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Gluing end grain is stronger than you think.

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sometimewoodworker

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It’s no big deal, I was just commenting on your first line of your post which said :

Finger joints are closer to long grain joints and it’s been pretty conclusively proved that that kind of joint…”

I was just trying to point out that they are aren’t really closer to end grain joints at all as they rely on the surface of the cross grain for their strength .
Maybe I’ve misunderstood your post and thought you were referring to finger joints as end grain joints.
I apologise if I have but I was simply making a reply to the point of the thread without no attempt at contradicting you.
I assumed that the highlighted text above was clear that I wasn’t remotely suggesting that they have any significant end grain constituent and I didn’t use the term end grain at all in my post Your term cross grain suggests a much shorter (45 degree angle) joint than is used here in the Far East, I agree that close to long grain is also not exact.

I have hundreds if not thousands of them in use in many projects as rubber wood sheets make an excellent construction material and it’s available in a range of thickness and grades and is about equal in price to reasonable quality plywood. The joints never fail, though in some panels the 1 or 2 of the long grain joints has partly missed the glue application
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TheTiddles

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I don't think I've read a discussion, book, or watched an instructional video on gluing ups where someone didn't say long grain joints are strong and end grain joints are weak.
And that’s absolutely true, the part you are missing is the relativity.
Long grain joints are strong, in fact they’re usually stonger than the wood.
End grain joints are weak, in that they’re weaker than the wood.
 

AESamuel

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And that’s absolutely true, the part you are missing is the relativity.
Long grain joints are strong, in fact they’re usually stonger than the wood.
End grain joints are weak, in that they’re weaker than the wood.
Again, you're missing the entire point of the video. I don't think I can help you understand it at this point :rolleyes:
 

sometimewoodworker

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Again, you're missing the entire point of the video. I don't think I can help you understand it at this point :rolleyes:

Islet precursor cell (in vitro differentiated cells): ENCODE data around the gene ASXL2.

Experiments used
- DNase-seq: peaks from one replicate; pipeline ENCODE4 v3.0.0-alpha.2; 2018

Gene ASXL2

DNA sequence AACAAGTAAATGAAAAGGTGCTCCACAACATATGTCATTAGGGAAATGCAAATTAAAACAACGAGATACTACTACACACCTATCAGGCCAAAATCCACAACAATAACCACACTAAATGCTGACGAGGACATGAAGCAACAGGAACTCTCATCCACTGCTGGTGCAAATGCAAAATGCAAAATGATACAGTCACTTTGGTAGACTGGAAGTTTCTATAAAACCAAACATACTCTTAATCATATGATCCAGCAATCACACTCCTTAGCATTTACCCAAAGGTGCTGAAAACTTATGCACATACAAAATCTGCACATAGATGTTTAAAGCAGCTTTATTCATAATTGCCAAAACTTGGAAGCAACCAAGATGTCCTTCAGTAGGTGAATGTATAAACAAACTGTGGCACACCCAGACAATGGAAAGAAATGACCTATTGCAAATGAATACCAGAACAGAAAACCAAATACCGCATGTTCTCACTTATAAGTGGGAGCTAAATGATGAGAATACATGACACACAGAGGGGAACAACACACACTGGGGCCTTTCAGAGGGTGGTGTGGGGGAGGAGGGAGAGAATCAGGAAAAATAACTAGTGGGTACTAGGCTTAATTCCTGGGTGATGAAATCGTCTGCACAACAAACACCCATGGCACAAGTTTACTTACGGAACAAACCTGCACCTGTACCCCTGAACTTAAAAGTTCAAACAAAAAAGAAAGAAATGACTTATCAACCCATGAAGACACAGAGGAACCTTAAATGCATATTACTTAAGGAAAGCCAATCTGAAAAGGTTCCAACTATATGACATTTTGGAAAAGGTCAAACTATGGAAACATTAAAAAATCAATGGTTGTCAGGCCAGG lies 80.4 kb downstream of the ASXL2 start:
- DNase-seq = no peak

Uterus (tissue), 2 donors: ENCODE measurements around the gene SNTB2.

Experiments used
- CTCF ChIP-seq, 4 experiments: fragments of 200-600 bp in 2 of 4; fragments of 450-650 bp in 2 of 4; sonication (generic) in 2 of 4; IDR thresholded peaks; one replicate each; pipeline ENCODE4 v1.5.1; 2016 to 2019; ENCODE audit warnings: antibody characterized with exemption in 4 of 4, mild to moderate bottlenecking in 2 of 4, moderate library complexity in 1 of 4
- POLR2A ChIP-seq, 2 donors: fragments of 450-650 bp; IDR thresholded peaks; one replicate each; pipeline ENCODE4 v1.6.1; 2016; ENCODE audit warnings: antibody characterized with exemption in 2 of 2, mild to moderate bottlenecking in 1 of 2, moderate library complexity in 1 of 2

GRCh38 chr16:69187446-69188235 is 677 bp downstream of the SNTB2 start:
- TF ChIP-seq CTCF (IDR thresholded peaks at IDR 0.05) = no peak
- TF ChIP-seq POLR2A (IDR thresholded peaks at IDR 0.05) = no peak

I think that it is you that you are missing the entire point of the video.
yes end grain to end grain glue joints are stronger than has been assumed. But it still doesn’t matter.
no they are not strong relative to any unjointed piece of wood
they remained a poor choice, you still can’t make boards longer by using end grain but joints.
and yes long grain joints are stronger than the wood so making wide boards by gluing is still a good choice.
 

AESamuel

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I think that it is you that you are missing the entire point of the video.
yes end grain to end grain glue joints are stronger than has been assumed. But it still doesn’t matter.
no they are not strong relative to any unjointed piece of wood
they remained a poor choice, you still can’t make boards longer by using end grain but joints.
and yes long grain joints are stronger than the wood so making wide boards by gluing is still a good choice.
If you read my previous posts in this thread you will see that you are confirming everything I've been asserting, thankyou.
 

Felipe

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Well, I think things can be severely simplified by looking at the graph he presented:

Glue closely is as weak as side grain, long grain is stronger.
Now you just need to plain your joints thinking of the leverage you will apply to the side grain or glued surface. If the leverage is high you need long grain to reinforce. And that is what everyone already does.
 

Pineapple

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In a weird way I kind of miss Trump…in a voyeuristic political car crash sort of way.
The fact that the Americans voted Trump into the White House in the first place effectively highlights the serious shortcomings in the American education system !
 
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